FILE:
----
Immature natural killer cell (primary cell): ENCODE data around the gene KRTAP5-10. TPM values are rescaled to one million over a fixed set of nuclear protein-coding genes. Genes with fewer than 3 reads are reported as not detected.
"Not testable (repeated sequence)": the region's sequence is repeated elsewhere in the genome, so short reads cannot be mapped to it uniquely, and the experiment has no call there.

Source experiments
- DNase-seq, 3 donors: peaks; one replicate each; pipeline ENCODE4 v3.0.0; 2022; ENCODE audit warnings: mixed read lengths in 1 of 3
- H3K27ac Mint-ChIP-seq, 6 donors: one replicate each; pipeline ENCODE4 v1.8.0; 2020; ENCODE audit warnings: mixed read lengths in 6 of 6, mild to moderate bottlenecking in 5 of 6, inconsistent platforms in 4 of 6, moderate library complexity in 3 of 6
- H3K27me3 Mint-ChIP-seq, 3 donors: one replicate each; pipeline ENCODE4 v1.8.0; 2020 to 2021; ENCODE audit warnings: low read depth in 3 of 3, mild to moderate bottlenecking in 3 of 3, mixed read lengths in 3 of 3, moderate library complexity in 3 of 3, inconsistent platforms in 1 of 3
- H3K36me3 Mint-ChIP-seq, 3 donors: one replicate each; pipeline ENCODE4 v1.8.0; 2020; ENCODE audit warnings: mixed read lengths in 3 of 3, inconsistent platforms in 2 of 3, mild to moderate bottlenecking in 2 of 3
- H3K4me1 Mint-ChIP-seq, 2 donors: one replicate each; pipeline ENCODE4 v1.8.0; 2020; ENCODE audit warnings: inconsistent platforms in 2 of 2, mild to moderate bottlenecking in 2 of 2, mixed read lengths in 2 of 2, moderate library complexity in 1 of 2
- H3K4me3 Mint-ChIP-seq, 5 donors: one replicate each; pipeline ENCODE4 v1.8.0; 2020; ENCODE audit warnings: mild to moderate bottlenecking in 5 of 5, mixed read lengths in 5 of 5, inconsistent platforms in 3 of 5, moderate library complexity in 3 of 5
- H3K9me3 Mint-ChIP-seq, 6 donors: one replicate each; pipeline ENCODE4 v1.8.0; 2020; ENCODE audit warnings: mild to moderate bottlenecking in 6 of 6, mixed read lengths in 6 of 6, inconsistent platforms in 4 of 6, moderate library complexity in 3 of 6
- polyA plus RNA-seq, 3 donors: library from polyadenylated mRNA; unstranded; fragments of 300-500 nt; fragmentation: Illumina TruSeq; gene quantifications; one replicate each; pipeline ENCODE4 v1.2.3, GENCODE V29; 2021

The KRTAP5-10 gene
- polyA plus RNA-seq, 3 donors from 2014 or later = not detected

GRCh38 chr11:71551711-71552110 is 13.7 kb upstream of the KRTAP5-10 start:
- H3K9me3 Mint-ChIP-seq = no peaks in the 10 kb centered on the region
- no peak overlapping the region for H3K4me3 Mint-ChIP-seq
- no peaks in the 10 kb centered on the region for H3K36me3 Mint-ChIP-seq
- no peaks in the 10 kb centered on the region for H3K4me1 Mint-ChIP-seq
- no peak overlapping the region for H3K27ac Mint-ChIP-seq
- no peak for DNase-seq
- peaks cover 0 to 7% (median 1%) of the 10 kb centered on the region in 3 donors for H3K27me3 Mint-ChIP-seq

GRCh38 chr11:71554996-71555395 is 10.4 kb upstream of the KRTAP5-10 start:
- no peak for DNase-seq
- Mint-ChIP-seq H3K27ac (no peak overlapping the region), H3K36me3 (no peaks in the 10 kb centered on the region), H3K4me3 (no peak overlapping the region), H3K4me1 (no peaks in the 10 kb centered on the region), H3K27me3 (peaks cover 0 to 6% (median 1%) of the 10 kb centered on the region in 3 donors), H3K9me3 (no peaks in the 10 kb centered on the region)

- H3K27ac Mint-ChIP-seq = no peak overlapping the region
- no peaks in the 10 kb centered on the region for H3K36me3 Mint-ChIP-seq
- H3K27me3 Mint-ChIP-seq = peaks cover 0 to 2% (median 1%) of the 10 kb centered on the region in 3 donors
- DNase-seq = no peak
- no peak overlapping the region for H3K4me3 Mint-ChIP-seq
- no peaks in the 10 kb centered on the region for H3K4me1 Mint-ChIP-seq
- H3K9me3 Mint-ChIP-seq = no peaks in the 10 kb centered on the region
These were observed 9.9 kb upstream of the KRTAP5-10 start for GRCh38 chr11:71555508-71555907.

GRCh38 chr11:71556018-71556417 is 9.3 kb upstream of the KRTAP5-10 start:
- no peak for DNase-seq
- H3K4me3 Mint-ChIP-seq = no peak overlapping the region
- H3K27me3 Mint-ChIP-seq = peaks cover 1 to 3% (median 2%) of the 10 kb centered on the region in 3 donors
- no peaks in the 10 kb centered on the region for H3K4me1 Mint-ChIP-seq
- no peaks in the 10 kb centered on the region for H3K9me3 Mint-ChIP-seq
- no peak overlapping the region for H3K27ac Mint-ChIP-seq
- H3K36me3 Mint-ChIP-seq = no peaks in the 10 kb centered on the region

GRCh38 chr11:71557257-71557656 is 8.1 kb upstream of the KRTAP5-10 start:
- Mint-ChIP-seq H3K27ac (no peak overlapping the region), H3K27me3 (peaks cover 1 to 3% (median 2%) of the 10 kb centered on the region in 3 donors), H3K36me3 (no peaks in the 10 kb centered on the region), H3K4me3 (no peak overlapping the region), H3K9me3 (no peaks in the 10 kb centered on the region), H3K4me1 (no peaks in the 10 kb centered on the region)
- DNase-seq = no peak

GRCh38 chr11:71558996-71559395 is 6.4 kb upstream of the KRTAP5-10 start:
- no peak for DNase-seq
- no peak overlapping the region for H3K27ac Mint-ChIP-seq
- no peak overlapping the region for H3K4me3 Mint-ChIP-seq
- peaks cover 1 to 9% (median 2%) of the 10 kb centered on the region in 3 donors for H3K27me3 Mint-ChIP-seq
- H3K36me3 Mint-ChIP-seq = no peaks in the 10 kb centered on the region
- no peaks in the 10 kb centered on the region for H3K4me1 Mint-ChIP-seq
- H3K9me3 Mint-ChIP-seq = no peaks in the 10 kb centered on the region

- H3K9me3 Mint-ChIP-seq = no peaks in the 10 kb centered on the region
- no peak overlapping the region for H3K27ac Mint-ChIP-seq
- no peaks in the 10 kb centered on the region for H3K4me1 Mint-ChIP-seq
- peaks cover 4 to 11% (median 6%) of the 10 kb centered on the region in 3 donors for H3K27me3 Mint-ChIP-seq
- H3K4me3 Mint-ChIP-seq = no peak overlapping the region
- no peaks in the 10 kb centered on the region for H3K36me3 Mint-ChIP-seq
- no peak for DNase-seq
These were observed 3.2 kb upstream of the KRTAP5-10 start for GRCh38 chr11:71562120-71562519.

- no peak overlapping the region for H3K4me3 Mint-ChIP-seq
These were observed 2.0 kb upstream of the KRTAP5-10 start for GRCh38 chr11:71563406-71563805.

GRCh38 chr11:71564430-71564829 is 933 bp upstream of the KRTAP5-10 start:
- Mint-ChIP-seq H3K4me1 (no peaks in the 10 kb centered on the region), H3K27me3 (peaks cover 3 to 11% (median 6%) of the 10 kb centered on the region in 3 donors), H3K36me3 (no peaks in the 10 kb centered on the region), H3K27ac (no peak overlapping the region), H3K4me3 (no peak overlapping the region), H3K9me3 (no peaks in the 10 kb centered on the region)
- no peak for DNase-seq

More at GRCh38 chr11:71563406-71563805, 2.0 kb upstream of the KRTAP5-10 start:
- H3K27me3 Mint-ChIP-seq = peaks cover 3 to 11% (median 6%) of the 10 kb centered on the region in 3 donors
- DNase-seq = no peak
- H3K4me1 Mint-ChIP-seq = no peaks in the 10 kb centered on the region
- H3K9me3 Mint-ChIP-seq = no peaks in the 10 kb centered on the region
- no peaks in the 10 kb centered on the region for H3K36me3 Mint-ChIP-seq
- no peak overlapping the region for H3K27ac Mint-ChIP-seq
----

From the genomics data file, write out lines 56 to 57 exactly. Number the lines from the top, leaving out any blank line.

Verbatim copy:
- H3K4me3 Mint-ChIP-seq = no peak overlapping the region
- no peaks in the 10 kb centered on the region for H3K36me3 Mint-ChIP-seq